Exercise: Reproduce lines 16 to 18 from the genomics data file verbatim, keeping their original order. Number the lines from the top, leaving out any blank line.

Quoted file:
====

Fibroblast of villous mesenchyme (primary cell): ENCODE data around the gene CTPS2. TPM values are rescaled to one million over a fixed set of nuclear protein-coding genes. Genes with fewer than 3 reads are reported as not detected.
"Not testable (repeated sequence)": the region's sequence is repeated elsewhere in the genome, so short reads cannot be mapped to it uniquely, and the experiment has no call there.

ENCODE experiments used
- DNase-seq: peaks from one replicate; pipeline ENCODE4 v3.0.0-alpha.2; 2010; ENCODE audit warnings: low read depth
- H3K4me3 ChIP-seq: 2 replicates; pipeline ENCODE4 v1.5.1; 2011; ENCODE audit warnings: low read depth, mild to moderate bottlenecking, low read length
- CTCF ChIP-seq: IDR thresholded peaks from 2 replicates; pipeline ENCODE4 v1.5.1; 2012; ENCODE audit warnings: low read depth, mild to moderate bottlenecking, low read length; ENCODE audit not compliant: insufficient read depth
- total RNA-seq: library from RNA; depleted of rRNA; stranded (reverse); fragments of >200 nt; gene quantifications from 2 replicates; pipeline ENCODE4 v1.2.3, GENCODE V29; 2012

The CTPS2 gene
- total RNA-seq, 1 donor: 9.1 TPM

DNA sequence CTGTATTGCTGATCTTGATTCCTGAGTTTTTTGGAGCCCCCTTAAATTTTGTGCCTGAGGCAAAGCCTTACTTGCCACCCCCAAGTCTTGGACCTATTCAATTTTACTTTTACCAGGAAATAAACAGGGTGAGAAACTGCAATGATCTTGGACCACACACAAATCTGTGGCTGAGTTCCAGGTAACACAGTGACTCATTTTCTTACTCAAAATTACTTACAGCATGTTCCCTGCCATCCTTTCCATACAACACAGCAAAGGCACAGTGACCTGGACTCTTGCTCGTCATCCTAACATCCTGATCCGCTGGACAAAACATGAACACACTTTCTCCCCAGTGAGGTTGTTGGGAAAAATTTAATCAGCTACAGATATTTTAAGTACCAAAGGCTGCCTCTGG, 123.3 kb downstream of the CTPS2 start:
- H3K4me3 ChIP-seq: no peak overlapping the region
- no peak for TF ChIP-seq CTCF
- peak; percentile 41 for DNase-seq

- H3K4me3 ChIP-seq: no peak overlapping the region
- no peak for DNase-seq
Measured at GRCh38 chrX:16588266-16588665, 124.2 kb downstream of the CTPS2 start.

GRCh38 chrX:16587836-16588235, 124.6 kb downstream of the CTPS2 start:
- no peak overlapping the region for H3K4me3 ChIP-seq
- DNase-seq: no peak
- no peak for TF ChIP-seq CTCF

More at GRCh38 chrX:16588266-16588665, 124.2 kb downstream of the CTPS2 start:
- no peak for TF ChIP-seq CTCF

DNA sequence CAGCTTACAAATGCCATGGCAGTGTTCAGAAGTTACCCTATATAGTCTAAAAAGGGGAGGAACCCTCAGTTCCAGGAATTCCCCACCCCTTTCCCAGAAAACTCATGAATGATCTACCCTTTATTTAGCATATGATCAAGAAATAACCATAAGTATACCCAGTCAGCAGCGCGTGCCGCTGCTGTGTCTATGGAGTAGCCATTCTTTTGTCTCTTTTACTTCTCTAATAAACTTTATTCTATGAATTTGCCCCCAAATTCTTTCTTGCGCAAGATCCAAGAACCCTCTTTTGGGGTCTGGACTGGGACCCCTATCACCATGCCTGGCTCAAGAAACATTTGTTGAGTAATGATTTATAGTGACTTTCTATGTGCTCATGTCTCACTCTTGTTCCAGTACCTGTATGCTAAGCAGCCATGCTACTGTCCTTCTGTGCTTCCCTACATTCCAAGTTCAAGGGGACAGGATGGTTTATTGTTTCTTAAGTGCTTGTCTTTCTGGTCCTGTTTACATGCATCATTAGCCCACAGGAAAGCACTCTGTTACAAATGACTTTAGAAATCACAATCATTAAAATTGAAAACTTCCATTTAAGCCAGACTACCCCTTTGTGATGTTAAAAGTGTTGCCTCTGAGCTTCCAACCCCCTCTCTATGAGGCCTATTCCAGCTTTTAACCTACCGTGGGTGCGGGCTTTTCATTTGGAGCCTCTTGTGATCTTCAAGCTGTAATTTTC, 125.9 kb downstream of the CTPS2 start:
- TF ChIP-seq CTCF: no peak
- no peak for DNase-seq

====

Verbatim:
Measured at GRCh38 chrX:16588266-16588665, 124.2 kb downstream of the CTPS2 start.

GRCh38 chrX:16587836-16588235, 124.6 kb downstream of the CTPS2 start:
- no peak overlapping the region for H3K4me3 ChIP-seq